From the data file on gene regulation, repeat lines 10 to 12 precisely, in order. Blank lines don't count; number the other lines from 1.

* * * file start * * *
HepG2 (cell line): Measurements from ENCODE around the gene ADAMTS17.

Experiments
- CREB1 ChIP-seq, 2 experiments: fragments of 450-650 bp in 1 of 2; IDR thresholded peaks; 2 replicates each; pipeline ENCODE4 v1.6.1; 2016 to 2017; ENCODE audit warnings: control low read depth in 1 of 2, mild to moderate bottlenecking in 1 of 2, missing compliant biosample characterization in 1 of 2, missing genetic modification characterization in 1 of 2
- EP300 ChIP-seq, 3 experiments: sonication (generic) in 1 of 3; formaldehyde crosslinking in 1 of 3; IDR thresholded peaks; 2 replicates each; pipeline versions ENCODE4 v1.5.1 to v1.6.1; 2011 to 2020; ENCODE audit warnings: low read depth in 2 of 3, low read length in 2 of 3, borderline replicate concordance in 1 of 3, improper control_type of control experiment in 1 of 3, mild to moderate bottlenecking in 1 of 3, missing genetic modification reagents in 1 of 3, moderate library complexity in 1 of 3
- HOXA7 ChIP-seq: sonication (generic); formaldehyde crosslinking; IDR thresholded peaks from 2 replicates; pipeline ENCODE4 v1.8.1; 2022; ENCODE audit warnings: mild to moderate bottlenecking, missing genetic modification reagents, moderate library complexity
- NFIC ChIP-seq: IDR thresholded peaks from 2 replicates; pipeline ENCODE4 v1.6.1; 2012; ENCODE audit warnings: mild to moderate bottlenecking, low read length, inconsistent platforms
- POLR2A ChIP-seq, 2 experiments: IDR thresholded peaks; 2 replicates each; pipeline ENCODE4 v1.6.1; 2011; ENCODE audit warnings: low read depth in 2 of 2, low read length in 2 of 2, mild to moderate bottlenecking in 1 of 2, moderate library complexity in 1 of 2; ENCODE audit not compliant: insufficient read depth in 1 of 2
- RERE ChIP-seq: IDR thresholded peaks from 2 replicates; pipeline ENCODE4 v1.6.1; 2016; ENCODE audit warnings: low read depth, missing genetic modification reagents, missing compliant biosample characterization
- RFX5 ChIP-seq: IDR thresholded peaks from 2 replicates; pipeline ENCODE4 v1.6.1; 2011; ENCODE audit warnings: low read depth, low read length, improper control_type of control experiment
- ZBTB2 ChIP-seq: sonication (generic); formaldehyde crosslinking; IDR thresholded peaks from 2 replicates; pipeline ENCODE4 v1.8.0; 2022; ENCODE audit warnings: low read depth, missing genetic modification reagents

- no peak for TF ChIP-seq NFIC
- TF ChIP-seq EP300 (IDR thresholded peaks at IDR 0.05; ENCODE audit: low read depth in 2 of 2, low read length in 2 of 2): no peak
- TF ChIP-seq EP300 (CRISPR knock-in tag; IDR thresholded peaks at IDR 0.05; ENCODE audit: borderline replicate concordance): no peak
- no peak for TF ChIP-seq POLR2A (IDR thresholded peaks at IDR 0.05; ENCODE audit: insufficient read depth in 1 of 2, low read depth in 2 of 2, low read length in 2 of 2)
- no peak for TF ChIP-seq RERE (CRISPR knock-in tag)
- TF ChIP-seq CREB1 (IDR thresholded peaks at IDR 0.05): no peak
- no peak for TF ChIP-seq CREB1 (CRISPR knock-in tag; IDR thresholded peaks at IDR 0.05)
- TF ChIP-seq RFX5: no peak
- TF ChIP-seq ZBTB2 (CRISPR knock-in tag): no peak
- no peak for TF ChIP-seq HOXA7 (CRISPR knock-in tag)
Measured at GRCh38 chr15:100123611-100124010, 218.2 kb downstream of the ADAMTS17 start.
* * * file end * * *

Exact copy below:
- ZBTB2 ChIP-seq: sonication (generic); formaldehyde crosslinking; IDR thresholded peaks from 2 replicates; pipeline ENCODE4 v1.8.0; 2022; ENCODE audit warnings: low read depth, missing genetic modification reagents

- no peak for TF ChIP-seq NFIC
- TF ChIP-seq EP300 (IDR thresholded peaks at IDR 0.05; ENCODE audit: low read depth in 2 of 2, low read length in 2 of 2): no peak